Apart from one former Chief Secretary, I couldn't spot any other bureaucrats or celebs. There were only a couple of Honorary Consuls with career consuls and of course people from the Russian Mission.
Over the years, the Russian Consulate celebrations have always been much talked about and well attended. I have seen the Honorary Consuls, most of whom are industrialists, attend the Russian celebrations in full strength. I have personally seen on three occasions the Hall packed to its capacity. The unstated reason was that it offered a great opportunity to rub shoulders with the top leaders of the Left who made it a point to attend the Russian Consulate function in full strength. Who'd skip such a chance!
On my way to The Taj BengaI from The Park, I kept wondering whether this low turn out at the function was due to the Parivartan factor or because of the so many other glamorous events in the city.
It is alleged that the industrialists always favour the government in power as they have their businesses to run and can ill afford to be on the wrong side of the fence. Do they have any choice on this?
It is not that their thinking have actually changed. It is the fear of the government in power that make them switch their loyalties overnight. So, there are no permanent loyalties. It is the fear that makes one a fair-weather friend.
One of the greatest challenges for Mamata Banerjee would be to put in place or restore a neutral administration as she has said that she would.
ess bee

Friday, June 17, 2011

Colonial hangover in Clubs

The recent incident of preventing veteran artist Suvaprasanna from entering the dining area of the century-old Calcutta Club and later ejecting him from the premises because he had arrived there to attend a function is traditional Indian attire – kurta and pyjamas.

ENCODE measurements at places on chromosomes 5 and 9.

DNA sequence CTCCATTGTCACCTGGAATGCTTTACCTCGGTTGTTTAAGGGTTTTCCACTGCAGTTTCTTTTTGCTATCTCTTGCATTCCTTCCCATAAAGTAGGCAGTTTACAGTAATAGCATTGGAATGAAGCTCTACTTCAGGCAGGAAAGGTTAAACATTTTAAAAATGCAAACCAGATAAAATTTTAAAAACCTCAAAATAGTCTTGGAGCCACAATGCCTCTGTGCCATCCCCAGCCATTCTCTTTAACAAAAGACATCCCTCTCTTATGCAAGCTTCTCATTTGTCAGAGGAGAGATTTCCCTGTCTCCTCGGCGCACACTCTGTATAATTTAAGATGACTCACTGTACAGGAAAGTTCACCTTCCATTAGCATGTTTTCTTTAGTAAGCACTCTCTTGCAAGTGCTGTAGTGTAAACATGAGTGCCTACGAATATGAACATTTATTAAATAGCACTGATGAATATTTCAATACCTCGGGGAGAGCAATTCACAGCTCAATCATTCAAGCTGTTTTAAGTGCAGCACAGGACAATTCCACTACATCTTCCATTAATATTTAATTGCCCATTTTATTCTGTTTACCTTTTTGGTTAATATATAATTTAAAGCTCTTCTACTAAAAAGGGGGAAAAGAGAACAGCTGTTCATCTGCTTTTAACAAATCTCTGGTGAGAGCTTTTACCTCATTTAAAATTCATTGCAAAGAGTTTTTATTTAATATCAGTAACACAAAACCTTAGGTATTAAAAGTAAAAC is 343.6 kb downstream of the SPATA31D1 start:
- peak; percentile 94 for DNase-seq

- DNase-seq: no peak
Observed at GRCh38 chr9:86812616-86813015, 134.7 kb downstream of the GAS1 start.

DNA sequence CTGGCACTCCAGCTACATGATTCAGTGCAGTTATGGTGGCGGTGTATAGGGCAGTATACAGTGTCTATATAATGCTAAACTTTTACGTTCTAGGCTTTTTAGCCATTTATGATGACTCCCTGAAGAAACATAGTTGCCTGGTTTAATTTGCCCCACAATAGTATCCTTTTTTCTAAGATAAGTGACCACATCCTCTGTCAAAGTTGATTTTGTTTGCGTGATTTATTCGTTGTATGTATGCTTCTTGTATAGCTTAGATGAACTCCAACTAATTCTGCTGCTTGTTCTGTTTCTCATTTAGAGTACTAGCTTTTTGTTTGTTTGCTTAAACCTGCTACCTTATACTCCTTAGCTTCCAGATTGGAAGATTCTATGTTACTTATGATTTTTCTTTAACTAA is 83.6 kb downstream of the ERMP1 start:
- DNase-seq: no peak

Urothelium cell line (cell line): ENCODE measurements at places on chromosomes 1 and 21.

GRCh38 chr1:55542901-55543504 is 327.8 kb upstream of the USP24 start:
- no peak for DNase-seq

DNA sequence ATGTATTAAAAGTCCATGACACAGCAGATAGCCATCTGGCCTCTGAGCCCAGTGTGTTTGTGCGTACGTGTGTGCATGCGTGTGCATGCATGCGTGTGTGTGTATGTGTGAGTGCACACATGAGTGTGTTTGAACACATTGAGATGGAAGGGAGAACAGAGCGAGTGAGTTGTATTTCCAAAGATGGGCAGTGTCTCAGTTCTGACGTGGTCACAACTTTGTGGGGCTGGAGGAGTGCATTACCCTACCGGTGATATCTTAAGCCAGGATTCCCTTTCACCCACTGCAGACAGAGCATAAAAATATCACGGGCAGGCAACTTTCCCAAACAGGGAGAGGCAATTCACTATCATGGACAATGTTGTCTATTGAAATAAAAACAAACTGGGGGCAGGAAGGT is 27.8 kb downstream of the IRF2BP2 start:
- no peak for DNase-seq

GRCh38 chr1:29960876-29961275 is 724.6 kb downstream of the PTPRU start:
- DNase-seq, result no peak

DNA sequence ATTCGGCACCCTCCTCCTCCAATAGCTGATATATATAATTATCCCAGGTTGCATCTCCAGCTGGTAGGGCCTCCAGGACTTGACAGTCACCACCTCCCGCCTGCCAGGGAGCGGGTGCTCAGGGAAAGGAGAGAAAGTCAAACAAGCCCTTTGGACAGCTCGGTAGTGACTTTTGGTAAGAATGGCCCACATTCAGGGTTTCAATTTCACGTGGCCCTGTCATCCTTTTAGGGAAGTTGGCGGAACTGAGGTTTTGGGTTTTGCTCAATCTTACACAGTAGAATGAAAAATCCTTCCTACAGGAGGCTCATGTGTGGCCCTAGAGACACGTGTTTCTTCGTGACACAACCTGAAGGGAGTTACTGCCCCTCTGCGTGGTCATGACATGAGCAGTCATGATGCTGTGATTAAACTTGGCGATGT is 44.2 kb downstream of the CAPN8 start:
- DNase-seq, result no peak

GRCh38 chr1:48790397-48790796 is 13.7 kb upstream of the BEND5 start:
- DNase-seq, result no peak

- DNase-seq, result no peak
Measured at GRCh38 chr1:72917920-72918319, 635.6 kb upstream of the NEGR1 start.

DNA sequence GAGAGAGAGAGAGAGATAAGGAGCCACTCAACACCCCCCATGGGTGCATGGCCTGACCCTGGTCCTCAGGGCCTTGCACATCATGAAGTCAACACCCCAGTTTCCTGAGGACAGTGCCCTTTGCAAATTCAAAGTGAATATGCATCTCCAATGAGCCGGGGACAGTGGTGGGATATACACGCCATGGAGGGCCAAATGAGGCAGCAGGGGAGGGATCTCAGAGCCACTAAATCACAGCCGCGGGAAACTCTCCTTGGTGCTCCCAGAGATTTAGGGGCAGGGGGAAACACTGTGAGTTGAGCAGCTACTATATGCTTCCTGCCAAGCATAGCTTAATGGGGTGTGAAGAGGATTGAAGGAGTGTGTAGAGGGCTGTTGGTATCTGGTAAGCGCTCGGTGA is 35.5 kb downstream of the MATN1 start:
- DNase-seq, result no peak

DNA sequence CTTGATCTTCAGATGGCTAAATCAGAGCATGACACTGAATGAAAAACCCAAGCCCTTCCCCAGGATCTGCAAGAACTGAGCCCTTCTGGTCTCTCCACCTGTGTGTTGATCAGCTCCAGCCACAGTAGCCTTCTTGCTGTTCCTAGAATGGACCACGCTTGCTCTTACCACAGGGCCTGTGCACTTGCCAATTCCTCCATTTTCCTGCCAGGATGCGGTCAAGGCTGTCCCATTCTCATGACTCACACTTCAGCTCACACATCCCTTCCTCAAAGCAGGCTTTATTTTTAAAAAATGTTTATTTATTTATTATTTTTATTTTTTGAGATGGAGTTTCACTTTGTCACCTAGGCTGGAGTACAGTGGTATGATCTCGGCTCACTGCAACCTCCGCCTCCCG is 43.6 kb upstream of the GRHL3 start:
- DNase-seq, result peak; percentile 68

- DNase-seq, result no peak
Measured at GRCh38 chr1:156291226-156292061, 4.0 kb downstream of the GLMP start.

The Calcutta Club's notorious track record for turning away those who wear Indian attire include, among others, M F Hussain. Former Governor Gopalkrishna Gandhi had also declined invitation to the Club.
A team of intellectuals including poet Joy Goswami, Bibhash Chakrabarty rightly demonstrated their protest against the Club's antiquated and offensive dress code regulations that reeks of a sick colonial hangover.
The Club, however, exercises its rules selectively and does make exceptions when it suits them. I remember on Valentine's Day, February 14th 2010, there was an award function Celebrating Kolkata at this very same club. Suvaprasanna, Rituparno Ghosh had also attended this function. At that time, when Renu Roy had approached me for the function, I had asked her if Calcutta Club would allow me in my traditional attire. She had assured me and the Club did allow me and others in our traditional Indian dress. Where were the rules then!
Several years ago I faced a similar situation at the Calcutta Swimming Club – another Club that is rooted in its colonial past. At that time kurtas and pyjamas were a strict no no at the Calcutta Swimming Club except for the banquets that were let out for private functions. However, in a sudden relapse, the management of the Calcutta Swimming Club decided to stop those attired in kurtas and pyjama from the banquet halls also and I was stopped from entering it. That was during a pre-marriage ceremony where most Indians attend in kurtas and pyjamas.
Earlier, I had organized several functions in their banquets attended by some of the chief ministers who wore kurtas and pyjamas. I had written about the incident then and the national print and electronic media had raised this issue at length.